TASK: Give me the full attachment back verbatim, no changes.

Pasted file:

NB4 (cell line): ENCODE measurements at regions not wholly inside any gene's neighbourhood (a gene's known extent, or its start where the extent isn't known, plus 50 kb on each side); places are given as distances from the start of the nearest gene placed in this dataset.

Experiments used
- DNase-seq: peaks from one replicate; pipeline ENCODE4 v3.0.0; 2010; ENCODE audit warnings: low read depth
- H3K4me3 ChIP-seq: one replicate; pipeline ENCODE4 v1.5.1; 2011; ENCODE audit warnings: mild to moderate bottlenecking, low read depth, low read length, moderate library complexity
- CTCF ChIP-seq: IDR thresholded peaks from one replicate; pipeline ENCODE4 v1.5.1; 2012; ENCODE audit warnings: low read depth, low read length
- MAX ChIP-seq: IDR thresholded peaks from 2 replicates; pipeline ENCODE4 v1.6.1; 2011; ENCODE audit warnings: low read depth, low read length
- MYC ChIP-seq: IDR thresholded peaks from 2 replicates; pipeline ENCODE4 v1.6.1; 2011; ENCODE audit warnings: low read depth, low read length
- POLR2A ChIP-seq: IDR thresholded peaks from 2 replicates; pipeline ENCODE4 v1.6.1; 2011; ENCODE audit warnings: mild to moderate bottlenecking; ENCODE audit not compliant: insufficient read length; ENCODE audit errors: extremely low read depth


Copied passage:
NB4 (cell line): ENCODE measurements at regions not wholly inside any gene's neighbourhood (a gene's known extent, or its start where the extent isn't known, plus 50 kb on each side); places are given as distances from the start of the nearest gene placed in this dataset.

Experiments used
- DNase-seq: peaks from one replicate; pipeline ENCODE4 v3.0.0; 2010; ENCODE audit warnings: low read depth
- H3K4me3 ChIP-seq: one replicate; pipeline ENCODE4 v1.5.1; 2011; ENCODE audit warnings: mild to moderate bottlenecking, low read depth, low read length, moderate library complexity
- CTCF ChIP-seq: IDR thresholded peaks from one replicate; pipeline ENCODE4 v1.5.1; 2012; ENCODE audit warnings: low read depth, low read length
- MAX ChIP-seq: IDR thresholded peaks from 2 replicates; pipeline ENCODE4 v1.6.1; 2011; ENCODE audit warnings: low read depth, low read length
- MYC ChIP-seq: IDR thresholded peaks from 2 replicates; pipeline ENCODE4 v1.6.1; 2011; ENCODE audit warnings: low read depth, low read length
- POLR2A ChIP-seq: IDR thresholded peaks from 2 replicates; pipeline ENCODE4 v1.6.1; 2011; ENCODE audit warnings: mild to moderate bottlenecking; ENCODE audit not compliant: insufficient read length; ENCODE audit errors: extremely low read depth